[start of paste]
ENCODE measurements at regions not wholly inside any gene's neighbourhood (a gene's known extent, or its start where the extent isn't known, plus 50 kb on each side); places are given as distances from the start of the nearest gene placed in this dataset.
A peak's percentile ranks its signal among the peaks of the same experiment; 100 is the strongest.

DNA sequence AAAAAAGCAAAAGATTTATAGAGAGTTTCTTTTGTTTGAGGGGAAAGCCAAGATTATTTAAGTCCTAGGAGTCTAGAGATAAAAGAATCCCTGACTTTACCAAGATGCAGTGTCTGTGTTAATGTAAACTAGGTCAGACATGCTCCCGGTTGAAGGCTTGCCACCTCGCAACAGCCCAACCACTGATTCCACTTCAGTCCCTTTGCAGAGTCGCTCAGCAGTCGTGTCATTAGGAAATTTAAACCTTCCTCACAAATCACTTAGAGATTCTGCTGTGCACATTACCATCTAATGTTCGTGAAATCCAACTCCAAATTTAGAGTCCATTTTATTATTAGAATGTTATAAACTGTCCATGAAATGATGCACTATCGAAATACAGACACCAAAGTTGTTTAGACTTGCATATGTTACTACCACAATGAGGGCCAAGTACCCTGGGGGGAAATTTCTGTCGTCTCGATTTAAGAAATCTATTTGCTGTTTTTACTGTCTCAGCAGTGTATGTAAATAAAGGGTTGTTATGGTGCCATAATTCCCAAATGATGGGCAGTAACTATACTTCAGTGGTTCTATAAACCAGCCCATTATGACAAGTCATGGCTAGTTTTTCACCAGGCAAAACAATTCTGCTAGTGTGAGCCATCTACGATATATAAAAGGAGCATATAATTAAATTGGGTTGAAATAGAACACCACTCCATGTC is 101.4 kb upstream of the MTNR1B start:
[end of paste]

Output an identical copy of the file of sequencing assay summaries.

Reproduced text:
ENCODE measurements at regions not wholly inside any gene's neighbourhood (a gene's known extent, or its start where the extent isn't known, plus 50 kb on each side); places are given as distances from the start of the nearest gene placed in this dataset.
A peak's percentile ranks its signal among the peaks of the same experiment; 100 is the strongest.

DNA sequence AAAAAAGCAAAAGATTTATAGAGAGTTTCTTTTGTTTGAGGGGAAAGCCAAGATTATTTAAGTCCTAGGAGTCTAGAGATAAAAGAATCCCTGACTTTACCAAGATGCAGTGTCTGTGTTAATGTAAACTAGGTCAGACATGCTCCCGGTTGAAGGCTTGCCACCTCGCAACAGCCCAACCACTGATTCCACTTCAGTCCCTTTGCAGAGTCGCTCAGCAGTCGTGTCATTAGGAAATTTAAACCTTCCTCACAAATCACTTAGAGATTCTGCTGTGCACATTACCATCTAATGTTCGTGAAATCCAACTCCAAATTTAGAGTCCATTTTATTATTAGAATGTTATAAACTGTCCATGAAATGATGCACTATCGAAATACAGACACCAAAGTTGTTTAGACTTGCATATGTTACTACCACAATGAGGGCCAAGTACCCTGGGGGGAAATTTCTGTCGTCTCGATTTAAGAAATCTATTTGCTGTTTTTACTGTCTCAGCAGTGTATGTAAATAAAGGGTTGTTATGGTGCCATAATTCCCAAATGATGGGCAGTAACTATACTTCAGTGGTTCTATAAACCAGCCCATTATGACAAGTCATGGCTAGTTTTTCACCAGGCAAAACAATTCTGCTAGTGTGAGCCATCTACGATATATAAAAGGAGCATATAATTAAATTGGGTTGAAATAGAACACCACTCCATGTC is 101.4 kb upstream of the MTNR1B start: